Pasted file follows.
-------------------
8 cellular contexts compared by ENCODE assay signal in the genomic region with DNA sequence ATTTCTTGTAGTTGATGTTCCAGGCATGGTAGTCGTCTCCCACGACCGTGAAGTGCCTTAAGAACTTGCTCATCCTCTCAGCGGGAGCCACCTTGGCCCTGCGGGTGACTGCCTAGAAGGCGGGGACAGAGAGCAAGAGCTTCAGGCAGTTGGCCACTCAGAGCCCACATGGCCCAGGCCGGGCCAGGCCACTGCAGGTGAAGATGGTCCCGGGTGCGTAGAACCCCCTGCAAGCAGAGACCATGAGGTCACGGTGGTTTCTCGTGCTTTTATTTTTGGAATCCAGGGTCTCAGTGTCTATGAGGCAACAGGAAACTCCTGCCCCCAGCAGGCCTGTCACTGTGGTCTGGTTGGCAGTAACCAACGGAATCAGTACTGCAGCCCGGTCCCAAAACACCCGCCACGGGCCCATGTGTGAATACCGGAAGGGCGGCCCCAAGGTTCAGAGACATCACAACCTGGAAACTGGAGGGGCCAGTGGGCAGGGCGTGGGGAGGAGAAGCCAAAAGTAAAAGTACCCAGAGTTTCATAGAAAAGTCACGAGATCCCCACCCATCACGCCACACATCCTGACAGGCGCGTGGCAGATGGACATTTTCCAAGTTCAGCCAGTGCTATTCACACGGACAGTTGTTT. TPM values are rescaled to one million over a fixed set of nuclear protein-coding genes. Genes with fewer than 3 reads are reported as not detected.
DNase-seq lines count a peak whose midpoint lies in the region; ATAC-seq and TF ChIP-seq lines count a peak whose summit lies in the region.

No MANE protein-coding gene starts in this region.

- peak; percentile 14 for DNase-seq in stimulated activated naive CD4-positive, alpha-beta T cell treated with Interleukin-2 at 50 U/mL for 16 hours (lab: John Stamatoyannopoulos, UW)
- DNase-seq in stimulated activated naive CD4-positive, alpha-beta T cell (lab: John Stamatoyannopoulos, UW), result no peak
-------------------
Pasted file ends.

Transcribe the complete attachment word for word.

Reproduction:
8 cellular contexts compared by ENCODE assay signal in the genomic region with DNA sequence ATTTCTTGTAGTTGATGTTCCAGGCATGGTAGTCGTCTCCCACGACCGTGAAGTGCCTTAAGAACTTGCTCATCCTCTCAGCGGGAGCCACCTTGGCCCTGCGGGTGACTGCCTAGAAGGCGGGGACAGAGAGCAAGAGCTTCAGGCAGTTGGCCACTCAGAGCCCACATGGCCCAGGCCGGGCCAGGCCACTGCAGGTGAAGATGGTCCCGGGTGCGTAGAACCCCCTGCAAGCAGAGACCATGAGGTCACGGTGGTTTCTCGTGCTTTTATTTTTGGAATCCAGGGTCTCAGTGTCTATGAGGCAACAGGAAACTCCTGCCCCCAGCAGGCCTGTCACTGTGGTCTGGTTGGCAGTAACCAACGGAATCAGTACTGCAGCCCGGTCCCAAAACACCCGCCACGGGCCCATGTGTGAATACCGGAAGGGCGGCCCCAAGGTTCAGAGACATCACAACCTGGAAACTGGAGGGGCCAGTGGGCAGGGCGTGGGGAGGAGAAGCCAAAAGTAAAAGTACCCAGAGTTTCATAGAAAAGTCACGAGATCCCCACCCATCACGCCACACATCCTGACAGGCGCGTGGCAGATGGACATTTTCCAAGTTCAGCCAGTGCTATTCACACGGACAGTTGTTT. TPM values are rescaled to one million over a fixed set of nuclear protein-coding genes. Genes with fewer than 3 reads are reported as not detected.
DNase-seq lines count a peak whose midpoint lies in the region; ATAC-seq and TF ChIP-seq lines count a peak whose summit lies in the region.

No MANE protein-coding gene starts in this region.

- peak; percentile 14 for DNase-seq in stimulated activated naive CD4-positive, alpha-beta T cell treated with Interleukin-2 at 50 U/mL for 16 hours (lab: John Stamatoyannopoulos, UW)
- DNase-seq in stimulated activated naive CD4-positive, alpha-beta T cell (lab: John Stamatoyannopoulos, UW), result no peak